The following articles complement the case E. D. Hirsch, Jr. makes in his books from Cultural Literacy (1987) to Why Knowledge Matters (2016)—in sum, that “only a well-rounded, knowledge-specific curriculum can impart needed knowledge to all children and overcome inequality of opportunity.”

Knowledge Matters

TNTP “Room to Run” series, 2016

From a series of articles that examine “What Kids Can Do with Challenging, Inspiring Schoolwork,” this posting gives a vivid close-up glimpse into a second grade classroom in Reno, Nevada, where students are using Core Knowledge Language Arts materials to study the Civil War.

Knowledge at the Core: Don Hirsch, Core Knowledge, and the Future of the Common Core

Thomas B. Fordham Institute, January 2014

“Children cannot be truly literate without knowing about history, science, art, music, literature, civics, geography, and more.” That’s the heart of this compendium of essays and companion videos published by the Thomas B. Fordham Institute.

A Wealth of Words

By E. D. Hirsch, Jr.
City Journal, Winter 2013

A number of notable books, including Joseph Stiglitz’s The Price of Inequality and Timothy Noah’s The Great Divergence, lay out in disheartening detail the growing inequality of income and opportunity in the United States, along with the decline of the middle class. The aristocracy of family so deplored by Jefferson seems upon us; the counter-aristocracy of merit that long defined America as the land of opportunity has receded. The key to increasing upward mobility is expanding vocabulary.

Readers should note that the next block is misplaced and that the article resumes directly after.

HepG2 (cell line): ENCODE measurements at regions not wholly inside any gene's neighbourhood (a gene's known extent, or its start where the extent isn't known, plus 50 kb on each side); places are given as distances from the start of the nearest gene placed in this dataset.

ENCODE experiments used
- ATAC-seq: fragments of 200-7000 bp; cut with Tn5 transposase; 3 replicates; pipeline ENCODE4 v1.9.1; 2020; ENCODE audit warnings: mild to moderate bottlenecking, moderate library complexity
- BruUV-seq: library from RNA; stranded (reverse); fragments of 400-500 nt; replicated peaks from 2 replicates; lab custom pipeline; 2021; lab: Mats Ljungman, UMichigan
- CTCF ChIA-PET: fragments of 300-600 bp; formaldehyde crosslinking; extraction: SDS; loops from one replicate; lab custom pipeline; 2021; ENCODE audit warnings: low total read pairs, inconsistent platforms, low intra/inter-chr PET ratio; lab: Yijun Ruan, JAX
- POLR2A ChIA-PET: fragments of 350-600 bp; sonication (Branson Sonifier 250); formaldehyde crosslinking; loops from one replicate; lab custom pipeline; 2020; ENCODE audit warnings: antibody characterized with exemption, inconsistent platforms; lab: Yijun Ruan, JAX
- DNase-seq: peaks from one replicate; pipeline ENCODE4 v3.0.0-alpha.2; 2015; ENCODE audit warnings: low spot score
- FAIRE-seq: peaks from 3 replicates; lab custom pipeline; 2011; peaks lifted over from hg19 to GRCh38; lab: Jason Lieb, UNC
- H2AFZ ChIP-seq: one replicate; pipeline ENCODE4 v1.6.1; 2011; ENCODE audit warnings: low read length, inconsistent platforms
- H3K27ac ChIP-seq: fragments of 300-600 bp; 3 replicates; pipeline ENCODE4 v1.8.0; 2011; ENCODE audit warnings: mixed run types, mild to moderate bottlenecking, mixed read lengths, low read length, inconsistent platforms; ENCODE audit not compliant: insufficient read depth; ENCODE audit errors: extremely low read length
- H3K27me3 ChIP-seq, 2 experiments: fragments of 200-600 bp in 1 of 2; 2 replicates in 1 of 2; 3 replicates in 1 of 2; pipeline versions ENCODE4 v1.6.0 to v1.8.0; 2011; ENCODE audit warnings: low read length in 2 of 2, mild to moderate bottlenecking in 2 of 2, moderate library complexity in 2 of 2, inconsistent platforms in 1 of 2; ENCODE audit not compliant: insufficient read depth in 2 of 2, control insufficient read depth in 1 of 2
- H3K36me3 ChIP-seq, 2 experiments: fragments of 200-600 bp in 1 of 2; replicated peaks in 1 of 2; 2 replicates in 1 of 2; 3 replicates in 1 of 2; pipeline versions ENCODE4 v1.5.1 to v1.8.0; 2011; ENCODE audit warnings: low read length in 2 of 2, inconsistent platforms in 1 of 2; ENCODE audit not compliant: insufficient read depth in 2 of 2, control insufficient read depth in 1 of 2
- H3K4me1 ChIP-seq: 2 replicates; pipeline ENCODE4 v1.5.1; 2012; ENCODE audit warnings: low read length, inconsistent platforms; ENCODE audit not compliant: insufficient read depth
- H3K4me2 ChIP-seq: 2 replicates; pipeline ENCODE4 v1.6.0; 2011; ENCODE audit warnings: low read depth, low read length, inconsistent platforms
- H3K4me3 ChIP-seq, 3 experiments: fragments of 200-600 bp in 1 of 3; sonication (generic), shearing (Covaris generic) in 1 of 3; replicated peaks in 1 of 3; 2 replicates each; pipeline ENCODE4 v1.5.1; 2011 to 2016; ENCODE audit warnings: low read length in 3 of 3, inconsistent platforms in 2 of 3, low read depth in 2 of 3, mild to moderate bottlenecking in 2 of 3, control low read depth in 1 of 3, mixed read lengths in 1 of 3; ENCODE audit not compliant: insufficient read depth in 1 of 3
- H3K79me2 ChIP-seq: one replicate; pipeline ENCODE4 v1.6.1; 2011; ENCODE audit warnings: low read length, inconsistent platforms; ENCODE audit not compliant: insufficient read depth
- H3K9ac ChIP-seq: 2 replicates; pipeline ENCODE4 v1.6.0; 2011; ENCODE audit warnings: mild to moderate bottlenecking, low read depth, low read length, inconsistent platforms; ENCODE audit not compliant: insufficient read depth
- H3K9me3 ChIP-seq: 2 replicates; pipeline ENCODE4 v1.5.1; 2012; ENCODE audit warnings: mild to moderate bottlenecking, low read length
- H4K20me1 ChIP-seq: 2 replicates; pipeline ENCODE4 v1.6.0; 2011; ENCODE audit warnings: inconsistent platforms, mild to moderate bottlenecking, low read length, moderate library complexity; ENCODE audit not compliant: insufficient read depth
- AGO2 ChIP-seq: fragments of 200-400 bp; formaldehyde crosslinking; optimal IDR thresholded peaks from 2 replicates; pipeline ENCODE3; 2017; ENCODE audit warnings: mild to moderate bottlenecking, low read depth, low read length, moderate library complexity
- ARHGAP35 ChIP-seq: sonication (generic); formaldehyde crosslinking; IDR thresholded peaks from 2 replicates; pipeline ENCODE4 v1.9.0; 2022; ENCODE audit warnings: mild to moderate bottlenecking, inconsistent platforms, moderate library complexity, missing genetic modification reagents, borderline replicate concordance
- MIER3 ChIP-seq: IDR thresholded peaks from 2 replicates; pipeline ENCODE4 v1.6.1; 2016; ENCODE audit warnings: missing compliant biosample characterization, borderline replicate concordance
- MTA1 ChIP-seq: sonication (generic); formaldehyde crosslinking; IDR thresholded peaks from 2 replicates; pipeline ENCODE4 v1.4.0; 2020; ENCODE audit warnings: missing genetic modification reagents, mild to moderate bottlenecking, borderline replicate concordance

Culture Warrior, Gaining Ground: E. D. Hirsch Sees His Education Theories Taking Hold

The New York Times, September 2013

A generation after he was squarely pummeled as elitist, antiquated and narrow-minded, the education theorist E. D. Hirsch Jr. is being dragged back into the ring at the age of 85 — this time for a chance at redemption.

Core Knowledge Enhanced Reading Skills, Study Finds

By Anna M. Phillips
The New York Times, March 11, 2012

Children in New York City who learned to read using the Core Knowledge Language Arts curriculum outperformed those at other schools that used other methods, most of which were “balanced literacy” approaches.

Building Knowledge:  The Case for Bringing Content into the Language Arts Block and for a Knowledge-Rich Curriculum Core for All Children

By E. D. Hirsch, Jr.
American Educator, Spring 2006

Knowledge of content and the vocabulary acquired through learning about content are fundamental to successful reading comprehension; without broad knowledge, children’s reading comprehension will not improve and their test scores will not budge upwards either.

How Knowledge Helps: It Speeds and Strengthens Reading Comprehension, Learning—and Thinking

By Daniel T. Willingham
American Educator, Spring 2006

Willingham, a professor of cognitive psychology and author of Why Don’t Students Like School? (Jossey-Bass, 2009), explains how acquiring knowledge does for the brain what exercise does for the body: The more you learn, the better your brain functions. Knowledge is not only cumulative, it grows exponentially. So, the more you know, the more easily you learn new things. Knowledge improves your ability to remember new things, and it actually improves the quality and speed of your thinking.